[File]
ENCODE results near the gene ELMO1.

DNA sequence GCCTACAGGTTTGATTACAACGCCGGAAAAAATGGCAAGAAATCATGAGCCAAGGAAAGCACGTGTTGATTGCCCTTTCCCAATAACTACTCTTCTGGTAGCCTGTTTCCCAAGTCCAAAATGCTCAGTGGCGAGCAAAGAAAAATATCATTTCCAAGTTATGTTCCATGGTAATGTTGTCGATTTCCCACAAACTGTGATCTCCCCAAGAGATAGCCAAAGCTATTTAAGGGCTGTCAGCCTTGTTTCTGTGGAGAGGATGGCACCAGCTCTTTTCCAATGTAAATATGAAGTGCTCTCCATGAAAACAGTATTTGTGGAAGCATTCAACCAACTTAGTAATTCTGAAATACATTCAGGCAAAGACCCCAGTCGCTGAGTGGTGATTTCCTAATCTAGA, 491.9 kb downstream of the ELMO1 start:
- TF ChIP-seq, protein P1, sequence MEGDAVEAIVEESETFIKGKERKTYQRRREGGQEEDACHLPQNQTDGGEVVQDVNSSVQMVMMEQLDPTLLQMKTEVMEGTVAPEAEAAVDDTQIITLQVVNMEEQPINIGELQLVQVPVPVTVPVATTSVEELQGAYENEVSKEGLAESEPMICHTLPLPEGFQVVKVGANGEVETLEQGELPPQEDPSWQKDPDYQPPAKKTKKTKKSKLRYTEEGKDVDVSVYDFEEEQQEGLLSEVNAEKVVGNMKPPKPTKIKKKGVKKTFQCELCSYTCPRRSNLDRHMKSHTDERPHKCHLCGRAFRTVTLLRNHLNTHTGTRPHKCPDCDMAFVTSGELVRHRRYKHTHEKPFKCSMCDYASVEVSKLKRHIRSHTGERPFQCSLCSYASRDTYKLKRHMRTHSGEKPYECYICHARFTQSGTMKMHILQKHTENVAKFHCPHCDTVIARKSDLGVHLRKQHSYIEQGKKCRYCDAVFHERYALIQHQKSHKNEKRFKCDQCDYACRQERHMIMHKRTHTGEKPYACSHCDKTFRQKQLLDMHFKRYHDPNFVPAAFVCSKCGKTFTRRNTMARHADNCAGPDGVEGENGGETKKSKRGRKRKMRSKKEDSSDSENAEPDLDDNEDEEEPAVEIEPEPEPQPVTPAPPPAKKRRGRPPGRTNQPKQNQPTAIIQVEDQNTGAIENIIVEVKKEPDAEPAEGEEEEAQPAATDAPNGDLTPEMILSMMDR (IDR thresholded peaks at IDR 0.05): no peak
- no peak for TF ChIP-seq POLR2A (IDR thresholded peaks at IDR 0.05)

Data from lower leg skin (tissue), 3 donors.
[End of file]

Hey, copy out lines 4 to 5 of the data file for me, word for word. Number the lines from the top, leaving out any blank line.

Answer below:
- no peak for TF ChIP-seq POLR2A (IDR thresholded peaks at IDR 0.05)

Data from lower leg skin (tissue), 3 donors.